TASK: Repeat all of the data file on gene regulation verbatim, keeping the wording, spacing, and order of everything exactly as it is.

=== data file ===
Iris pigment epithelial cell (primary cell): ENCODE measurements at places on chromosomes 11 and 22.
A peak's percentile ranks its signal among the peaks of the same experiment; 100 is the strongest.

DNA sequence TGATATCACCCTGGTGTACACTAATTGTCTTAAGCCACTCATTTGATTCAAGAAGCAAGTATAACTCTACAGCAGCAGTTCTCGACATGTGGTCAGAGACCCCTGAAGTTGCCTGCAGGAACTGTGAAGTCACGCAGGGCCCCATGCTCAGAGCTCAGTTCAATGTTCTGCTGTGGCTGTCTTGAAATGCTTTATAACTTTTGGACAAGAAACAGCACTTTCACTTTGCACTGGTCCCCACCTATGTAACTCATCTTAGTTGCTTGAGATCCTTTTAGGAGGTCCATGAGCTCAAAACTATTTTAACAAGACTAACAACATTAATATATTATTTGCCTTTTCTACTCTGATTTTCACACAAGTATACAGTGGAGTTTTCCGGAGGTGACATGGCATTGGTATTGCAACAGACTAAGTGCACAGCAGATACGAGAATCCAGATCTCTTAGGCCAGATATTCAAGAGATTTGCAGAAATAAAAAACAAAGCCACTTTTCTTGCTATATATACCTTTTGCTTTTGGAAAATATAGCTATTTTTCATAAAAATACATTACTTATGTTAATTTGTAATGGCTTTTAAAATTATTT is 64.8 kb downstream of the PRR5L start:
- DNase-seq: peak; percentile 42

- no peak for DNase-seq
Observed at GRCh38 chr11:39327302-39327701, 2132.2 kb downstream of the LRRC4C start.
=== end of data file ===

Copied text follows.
Iris pigment epithelial cell (primary cell): ENCODE measurements at places on chromosomes 11 and 22.
A peak's percentile ranks its signal among the peaks of the same experiment; 100 is the strongest.

DNA sequence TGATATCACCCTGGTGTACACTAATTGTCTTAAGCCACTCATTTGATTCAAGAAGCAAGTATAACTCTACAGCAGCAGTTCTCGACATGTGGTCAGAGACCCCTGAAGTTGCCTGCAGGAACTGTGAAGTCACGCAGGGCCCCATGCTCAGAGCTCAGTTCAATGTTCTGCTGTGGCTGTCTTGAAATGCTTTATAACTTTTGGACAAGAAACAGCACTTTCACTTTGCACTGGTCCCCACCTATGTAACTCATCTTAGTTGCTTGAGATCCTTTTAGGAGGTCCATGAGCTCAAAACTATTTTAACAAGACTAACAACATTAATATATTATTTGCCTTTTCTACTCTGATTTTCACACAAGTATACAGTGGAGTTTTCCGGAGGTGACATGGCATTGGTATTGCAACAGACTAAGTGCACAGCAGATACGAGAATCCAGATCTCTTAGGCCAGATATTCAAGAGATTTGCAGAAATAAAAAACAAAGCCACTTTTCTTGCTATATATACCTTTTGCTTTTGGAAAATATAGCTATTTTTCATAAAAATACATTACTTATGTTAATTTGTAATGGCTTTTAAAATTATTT is 64.8 kb downstream of the PRR5L start:
- DNase-seq: peak; percentile 42

- no peak for DNase-seq
Observed at GRCh38 chr11:39327302-39327701, 2132.2 kb downstream of the LRRC4C start.